Friday, April 27, 2012

Song #173 of 9999 - Come on Eileen by Dexy's Midnight Runners

Song #173 of 9999

Title: Come on Eileen
Artist: Dexy's Midnight Runners
Year: 1982
Album: Too-Rye-Ay

This is a song most everyone knows and it's probably a song you either love or hate. But there are multiple reasons it spent so many weeks at the top of the charts in 1982. It's ridiculously catchy, well-structured and -arranged and participatory. Let me expound.

1) Catchy: Well, if I could figure out what makes songs catchy and memorable, I'd be rich and/or famous. But in this case, I think there are obvious factors. The fiddle riff is pretty infectious and the lilting dotted-eighth/sixteenth groove at this specific tempo makes you want to move instantly. The chorus, particularly the bass and drums, is straight out of the Motown songbook. Add to that the "too-rye-ay" nursery rhyme lyric and you pretty much have everyone feeling like a 5-year-old which is a pretty good feeling.

2) Well-structured and -arranged: I am fascinated by the key relationships in this song. Three different keys for the intro (F Major), verses (C Major) and chorus (D Major). Each modulation is direct with no transition yet they seem so natural and seamless. The move from C to D for the chorus is particularly brilliant and uplifting. (It must have been cool to be in the room when someone came up with that idea—wow!) But the real stroke of genius is the slow bridge and accelerando leading into the final chorus. This section with its quasi-chanted countermelody gives Kevin Rowland a chance to flex his Northern Soul muscle, his impressive tenor creating lovely counterpoint with the boys in the band. The Celtic-meets-Motown orchestration with its fiddle, banjo and accordion sounds as fresh today as it did thirty years ago.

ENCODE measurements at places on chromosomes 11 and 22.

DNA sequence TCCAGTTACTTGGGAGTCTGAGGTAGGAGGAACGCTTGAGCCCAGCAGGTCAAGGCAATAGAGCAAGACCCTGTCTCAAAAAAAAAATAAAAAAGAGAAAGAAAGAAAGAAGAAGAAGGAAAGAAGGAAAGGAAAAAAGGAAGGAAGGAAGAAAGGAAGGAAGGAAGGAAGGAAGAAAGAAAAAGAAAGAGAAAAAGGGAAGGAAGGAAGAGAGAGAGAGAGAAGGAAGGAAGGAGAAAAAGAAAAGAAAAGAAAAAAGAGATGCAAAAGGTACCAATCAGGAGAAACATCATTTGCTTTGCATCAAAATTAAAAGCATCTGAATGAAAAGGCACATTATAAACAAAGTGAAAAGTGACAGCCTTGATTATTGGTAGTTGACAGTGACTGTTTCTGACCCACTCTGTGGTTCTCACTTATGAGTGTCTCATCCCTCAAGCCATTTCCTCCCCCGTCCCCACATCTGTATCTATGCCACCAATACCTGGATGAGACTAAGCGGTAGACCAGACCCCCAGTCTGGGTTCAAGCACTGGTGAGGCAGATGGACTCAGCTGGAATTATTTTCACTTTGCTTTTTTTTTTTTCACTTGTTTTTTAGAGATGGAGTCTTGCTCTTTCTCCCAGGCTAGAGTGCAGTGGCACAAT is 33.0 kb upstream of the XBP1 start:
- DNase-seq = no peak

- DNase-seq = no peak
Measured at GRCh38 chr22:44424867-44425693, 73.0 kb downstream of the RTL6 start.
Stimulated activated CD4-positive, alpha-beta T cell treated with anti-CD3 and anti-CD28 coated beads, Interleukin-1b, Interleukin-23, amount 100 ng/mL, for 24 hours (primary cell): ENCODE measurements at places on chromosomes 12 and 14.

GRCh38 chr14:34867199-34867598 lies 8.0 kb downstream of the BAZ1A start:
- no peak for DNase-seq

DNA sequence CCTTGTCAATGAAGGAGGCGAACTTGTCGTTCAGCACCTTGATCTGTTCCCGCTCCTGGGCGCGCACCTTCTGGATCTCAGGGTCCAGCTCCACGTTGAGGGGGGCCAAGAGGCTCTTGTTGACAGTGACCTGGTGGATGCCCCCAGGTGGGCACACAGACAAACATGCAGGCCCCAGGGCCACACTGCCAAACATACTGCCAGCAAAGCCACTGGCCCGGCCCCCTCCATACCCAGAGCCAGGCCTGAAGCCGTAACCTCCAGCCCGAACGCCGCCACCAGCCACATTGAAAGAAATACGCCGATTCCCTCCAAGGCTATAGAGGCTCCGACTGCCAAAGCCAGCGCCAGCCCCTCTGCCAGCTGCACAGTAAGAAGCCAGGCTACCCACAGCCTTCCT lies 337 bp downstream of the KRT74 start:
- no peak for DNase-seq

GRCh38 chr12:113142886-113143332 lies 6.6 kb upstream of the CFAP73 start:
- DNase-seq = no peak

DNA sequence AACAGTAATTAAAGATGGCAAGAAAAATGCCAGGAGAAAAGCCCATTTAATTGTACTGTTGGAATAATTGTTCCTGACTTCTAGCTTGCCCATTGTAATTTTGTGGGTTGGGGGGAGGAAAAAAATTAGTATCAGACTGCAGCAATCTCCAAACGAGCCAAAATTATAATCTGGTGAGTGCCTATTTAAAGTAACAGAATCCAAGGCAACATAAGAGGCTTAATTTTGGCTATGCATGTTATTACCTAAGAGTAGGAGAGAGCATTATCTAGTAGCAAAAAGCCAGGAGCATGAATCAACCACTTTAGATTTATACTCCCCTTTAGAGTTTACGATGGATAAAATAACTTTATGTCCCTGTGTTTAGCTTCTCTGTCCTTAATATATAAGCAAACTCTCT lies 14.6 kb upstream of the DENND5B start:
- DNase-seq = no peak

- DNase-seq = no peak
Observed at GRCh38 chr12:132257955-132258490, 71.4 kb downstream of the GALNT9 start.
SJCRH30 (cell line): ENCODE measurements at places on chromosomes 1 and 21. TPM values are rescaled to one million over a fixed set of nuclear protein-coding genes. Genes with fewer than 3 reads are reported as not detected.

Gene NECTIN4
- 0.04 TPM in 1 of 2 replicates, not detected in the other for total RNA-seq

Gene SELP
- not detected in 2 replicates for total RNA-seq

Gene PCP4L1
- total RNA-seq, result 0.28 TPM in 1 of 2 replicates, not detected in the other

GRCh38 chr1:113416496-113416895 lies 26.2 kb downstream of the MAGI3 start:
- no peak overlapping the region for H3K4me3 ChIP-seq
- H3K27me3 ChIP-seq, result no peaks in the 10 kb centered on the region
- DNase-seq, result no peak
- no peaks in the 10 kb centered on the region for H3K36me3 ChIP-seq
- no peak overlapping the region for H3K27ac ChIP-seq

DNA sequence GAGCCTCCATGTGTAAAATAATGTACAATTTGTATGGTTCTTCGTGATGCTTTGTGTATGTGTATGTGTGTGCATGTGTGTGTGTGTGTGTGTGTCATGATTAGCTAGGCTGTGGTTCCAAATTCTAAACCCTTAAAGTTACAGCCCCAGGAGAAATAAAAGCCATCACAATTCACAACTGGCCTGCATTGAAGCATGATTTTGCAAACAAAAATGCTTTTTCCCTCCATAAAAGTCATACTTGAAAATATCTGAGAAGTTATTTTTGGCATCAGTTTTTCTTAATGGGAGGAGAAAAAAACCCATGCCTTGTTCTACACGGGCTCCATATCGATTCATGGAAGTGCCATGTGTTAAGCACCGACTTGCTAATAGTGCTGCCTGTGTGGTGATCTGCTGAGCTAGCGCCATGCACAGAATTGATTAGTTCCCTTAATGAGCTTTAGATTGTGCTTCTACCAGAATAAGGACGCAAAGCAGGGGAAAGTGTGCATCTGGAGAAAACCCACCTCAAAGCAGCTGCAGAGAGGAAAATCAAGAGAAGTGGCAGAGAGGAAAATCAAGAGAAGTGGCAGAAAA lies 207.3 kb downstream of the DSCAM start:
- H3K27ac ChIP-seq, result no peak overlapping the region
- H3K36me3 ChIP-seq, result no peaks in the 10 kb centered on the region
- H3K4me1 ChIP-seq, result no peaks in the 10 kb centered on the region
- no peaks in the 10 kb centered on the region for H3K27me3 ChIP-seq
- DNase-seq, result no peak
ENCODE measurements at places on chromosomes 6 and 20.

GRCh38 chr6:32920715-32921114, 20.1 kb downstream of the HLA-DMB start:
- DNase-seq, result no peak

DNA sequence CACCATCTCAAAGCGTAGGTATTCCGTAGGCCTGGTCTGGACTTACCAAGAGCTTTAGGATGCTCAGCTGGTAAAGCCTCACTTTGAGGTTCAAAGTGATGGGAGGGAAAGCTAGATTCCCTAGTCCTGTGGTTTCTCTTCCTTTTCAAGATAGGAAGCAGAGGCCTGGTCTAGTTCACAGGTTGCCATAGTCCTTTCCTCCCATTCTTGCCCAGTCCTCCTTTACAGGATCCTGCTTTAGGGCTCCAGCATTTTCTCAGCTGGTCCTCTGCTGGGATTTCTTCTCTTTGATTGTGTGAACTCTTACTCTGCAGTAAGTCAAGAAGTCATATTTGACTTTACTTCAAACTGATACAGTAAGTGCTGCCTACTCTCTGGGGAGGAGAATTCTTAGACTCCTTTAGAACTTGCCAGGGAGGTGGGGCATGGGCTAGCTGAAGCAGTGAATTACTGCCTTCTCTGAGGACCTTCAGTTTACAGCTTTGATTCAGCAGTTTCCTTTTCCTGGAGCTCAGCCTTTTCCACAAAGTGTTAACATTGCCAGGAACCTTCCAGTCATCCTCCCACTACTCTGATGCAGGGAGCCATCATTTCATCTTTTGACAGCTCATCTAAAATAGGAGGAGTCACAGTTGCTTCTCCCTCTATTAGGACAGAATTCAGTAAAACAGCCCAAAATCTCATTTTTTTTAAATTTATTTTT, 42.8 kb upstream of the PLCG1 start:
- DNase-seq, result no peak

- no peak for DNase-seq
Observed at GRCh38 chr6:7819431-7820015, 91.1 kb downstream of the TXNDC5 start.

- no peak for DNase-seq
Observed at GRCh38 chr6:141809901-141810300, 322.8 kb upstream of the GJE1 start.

3) Participatory: This is a song that not only invites you to join in, it insists. The call-and-response chorus is made for a sing-along and the tempo change in the bridge is designed to get your heart racing right along with the kick drum. But for me, it's the ascending scale on "too-ra-loo-ra too-ra-loo-rye-ay" that really begs for your participation. Sing a melody that is simple, catchy and wordless and you will have a legion of followers. Guaranteed.

For the record, I fall on the side of loving the song. So much fun.

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